Everyone has heard the saying “a picture’s worth a thousand words,” but what a picture does not provide is the backstory — details about the who, what, where, when and why.
John Cleckler is a fish and wildlife biologist in the Sacramento Fish and Wildlife Office who is as passionate about photography as he is about biology. Here is his story about a photograph he took of a mourning cloak butterfly (Nymphalis antiopa) during a recent outing with his children.
After two back-to-back days of sunny weather, I took my kids for a walk in the Koobs Nature Area in Carmichael, California. Flowers were going to bloom soon, but at that point green was the prominent color. So, I was slightly surprised to see a butterfly sunning itself. On closer inspection, I realized it was a mourning cloak; which is one of the likely suspects for this time of year. It’s one of the few butterfly species that overwinters (hibernates) as an adult. It may have been waiting it out, perhaps under raised bark, for the first warm days of spring to emerge. It’s okay that there’s little flower nectar available because they feed on tree sap, animal droppings, and decaying matter. We went out the following weekend and saw more mourning cloaks. A butterfly landed on one of their friends, they were very excited to see it and ran back to tell me about it. This kicks off what is likely to be a good butterfly season.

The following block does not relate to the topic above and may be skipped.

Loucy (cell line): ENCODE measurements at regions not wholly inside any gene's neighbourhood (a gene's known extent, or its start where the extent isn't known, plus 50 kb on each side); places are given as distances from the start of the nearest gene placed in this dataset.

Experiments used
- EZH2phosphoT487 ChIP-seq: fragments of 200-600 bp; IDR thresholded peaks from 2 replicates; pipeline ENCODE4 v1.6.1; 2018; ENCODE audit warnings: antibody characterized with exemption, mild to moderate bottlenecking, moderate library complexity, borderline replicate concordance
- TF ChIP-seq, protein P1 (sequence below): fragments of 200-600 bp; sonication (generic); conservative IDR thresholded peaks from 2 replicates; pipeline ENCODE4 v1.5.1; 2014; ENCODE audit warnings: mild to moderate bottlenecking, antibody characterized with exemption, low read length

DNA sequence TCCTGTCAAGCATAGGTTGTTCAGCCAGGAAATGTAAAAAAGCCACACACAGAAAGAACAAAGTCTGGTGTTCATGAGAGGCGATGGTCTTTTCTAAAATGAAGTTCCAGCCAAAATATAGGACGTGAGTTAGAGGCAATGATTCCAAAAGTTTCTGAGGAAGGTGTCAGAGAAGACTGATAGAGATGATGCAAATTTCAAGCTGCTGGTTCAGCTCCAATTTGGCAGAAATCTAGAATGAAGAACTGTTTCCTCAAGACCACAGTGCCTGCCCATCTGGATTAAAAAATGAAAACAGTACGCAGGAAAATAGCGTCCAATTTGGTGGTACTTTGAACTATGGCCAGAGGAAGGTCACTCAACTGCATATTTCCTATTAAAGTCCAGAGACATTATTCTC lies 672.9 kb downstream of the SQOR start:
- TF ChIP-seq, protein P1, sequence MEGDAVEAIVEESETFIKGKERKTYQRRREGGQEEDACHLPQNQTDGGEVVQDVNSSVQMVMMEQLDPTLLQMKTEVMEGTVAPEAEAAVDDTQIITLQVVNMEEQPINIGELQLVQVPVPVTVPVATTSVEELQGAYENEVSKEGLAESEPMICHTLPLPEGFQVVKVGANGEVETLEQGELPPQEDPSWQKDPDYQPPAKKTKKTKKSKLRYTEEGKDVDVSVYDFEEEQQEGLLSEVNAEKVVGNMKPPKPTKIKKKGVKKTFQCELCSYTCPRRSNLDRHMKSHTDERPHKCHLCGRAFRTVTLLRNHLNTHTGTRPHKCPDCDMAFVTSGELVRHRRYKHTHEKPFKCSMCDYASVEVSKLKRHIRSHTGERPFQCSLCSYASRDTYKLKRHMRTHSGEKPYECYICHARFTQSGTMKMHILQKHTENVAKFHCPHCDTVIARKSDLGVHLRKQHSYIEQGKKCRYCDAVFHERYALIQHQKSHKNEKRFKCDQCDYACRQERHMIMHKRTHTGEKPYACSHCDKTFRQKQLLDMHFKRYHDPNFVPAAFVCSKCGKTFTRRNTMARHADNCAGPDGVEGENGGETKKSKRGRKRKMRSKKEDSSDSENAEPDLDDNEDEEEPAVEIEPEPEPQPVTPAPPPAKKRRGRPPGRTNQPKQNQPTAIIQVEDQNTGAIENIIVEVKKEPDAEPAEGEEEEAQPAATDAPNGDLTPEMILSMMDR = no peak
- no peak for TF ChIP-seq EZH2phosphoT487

– John Cleckler
The U.S. Fish and Wildlife Service is a Strategic Partner of The Wildlife Society.
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